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Ryan Aston halts Harry Matthews for first belt

Dudley | Sport | Published:

Dudley's Ryan Aston bossed fight night at Wolverhampton Civic Hall to win his first title after his foe retired with a rib injury at the start of the fourth round.

Harry Matthews' movement had been impaired by a crunching body shot in the previous session and, with his left eye also marked, punishment for the other six scheduled rounds seemed futile.

It brought to an end Aston's best performance in the pro ranks to date in his 12th paid contest and he left the Civic with the British Masters super middleweight belt around his waist.

Saturday night's match was made outside of the 22-year-old's usual realm of middleweight as Matthews had stepped in at just over a couple of days notice but it was, nonetheless, impressive.

The never-stopped 'Pocklington Rocket,' a former Central Area champion and English title challenger, certainly didn't bully Aston as he would have liked.

Aston bounced out of the corner from the opening bell and soon connected with two right hooks but was reminded to take due care as he went for a third, tagged with an uppercut on the way in.

He realised he was the man in charge as he returned to the corner and the right hook was his primary weapon, but he bamboozled Matthews back into the corner with a big left in the second.

Matthews kept on coming forward in the third right up until he was hurt by a loaded right hook to the ribcage that nearly took him off his feet and signalled the beginning of the end.

There was deliberation at the end of the round as Matthews considered boxing on with trainer Glenn Banks making the call to retire to the referee, Dudley's Shaun Messer, one second into the fourth.

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What was supposed to be a five-fight undercard turned into four contests with Swadlincote's Craig Wilshee left dismayed after his opponent, Worthing's James Child, no-showed the event.

The reasons given to spectators was that Childs was on board a train from London to Birmingham that had struck a person on the tracks, forcing an hours-long delay that saw the bout cancelled.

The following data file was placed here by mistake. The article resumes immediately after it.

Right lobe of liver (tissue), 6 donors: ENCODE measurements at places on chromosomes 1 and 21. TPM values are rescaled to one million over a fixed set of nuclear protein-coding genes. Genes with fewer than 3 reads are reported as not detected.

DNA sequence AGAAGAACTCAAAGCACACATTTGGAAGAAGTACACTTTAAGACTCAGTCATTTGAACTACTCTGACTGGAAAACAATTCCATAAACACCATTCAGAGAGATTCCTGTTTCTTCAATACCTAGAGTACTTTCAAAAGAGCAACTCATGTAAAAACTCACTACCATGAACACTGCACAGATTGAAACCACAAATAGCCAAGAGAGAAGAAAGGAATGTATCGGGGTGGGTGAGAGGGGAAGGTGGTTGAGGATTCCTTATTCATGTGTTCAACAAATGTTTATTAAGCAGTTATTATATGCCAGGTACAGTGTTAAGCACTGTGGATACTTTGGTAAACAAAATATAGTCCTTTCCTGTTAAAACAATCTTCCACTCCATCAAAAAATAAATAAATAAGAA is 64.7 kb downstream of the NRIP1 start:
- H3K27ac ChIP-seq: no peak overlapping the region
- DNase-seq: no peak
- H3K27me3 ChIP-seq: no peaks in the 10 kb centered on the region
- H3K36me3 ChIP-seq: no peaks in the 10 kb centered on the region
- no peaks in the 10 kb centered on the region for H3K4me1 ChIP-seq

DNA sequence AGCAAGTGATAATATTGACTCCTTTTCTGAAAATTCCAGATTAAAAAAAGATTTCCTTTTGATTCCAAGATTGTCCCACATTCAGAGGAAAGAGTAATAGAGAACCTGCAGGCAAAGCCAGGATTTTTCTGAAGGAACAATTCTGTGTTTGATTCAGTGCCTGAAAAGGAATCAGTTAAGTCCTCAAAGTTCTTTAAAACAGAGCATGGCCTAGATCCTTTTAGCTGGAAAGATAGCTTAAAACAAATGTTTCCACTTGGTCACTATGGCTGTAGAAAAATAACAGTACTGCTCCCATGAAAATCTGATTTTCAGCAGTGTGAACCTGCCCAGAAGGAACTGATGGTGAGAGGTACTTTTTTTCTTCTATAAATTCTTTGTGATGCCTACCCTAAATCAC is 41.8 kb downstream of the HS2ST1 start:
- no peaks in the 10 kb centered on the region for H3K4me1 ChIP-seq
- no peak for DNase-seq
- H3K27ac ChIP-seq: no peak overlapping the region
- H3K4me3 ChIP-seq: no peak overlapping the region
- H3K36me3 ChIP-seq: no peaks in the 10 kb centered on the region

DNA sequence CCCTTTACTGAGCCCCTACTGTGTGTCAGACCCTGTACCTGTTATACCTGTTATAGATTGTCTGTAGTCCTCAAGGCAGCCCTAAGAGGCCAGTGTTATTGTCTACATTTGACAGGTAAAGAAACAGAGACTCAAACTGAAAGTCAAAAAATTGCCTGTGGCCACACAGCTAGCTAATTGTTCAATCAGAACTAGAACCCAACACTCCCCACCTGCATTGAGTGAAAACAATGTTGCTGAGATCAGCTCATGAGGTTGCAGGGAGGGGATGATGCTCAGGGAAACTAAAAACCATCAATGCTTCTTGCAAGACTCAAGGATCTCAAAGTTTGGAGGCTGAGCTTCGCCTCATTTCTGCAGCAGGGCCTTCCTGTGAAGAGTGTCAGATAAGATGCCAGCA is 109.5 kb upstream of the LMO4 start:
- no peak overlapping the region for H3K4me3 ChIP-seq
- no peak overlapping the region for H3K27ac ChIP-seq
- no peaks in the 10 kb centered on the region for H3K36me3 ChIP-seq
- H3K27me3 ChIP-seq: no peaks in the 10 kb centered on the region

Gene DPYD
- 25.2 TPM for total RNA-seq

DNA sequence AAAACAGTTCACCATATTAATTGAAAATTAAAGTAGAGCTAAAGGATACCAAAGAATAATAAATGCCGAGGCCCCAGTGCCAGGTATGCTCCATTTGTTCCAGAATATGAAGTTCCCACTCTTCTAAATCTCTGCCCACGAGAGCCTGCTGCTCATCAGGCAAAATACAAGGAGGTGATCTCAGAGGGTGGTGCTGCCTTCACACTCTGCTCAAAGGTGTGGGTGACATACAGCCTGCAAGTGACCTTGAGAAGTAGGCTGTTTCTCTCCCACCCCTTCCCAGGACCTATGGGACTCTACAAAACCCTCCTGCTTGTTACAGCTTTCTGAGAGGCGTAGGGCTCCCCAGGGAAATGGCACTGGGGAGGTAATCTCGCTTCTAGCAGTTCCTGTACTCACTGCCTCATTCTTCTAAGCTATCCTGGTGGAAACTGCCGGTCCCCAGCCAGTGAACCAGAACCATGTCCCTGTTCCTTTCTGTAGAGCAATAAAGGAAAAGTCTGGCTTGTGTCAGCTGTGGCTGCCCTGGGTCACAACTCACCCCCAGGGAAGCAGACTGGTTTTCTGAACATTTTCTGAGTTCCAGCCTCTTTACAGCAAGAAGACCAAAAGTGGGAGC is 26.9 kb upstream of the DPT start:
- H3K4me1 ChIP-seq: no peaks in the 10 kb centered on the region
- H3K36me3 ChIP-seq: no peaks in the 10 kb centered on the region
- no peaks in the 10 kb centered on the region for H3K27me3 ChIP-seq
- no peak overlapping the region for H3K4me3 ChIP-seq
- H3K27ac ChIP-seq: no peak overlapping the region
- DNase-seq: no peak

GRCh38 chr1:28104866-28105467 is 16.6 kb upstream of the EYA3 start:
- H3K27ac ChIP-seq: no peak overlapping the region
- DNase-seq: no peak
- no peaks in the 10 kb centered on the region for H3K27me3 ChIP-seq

Tipton's Ricky Summers was just pleased to be in action on the under-card after months out of the ring due to the sad passing of his mother, Shirley, who lost her battle with leukaemia in March.

He dedicated the fight to her memory and had to lose nearly a stone-and-a-half to make 13st 8oz on fight night as Summers, usually a campaigner at light heavy, struggled with his personal grief.

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A puncher from Derby in Elvis Dube wasn't the easiest introduction back into pro life for the former senior ABA national semi-finalist, who had two fights paid experience, but he coped well.

Wisely unwilling to trade with a heavy hitter, Summers stayed behind his jab and enjoyed success when putting his punches together in the second, a left-right combination around Dube's guard.

Summers kept his head moving to record a shut-out points victory on Messer's card by 40-36, getting the 25-year-old back up and running going into the autumn.

The third fighter on the card from Paul Gough's gym in Dudley, the home of Priory Park Amateur Boxing Club in Dudley, was Bloxwich's Luke Paddock and he experienced his best night as a pro, too.

Paddock opened the show with a light welterweight four-rounder against Paul Haines, officiated by Wolverhampton's Gareth Morris and grew in confidence, his best spell coming in the third.

The 21-year-old skipped around Haines and picked punches in one-shot attacks but his adversary answered back with a right hand of his own, although Paddock retained accuracy to the final bell.

While it wasn't the 40-36 points shut-out he had been hoping for, sharing a round at 40-37, it was pleasing for Paddock, who has been given nothing easy in the paid world so far.

Wolverhampton's Des Bowater has also been matched well since turning over and engaged in fight number two against the comer from Bristol, Harvey Hemsley, in four rounds at super featherweight.

Hemsley hadn't come to lose – he ploughed forward from the off with a game-plan to smother his opponent and negate his boxing skills, forcing Bowater to think on his feet.

'The Wednesfield Warrior' had managed to land a two-punch combination and a right to the head in the first round and let his hands go in a trade-off at the ropes in the second, pegging Hemsley back.

Bowater worked the body in the third and was cruising by the fourth as he picked one-shot attacks to record another land-slide points success with Morris by 40-36.

The card was completed by the professional debut of Brummie banger Jordan Clayton, a national finalist in the Clubs for Young People and junior ABA competitions as an amateur.

Clayton was paired in a super middleweight four-rounder with Congo-born Geordie Didier Blanche, who looked to evade punches but was regularly caught with left hooks early on.

Switching attacks to body and head confused Blanche in the third and he was set hurtling into the corner by a big left but he was rarely peppered with the jab, as Clayton looked solely for the big shots.

He was even standing off in the last round as he saw out a points shut-out on Mr Morris' ledger, by 40-36.

By Craig Birch

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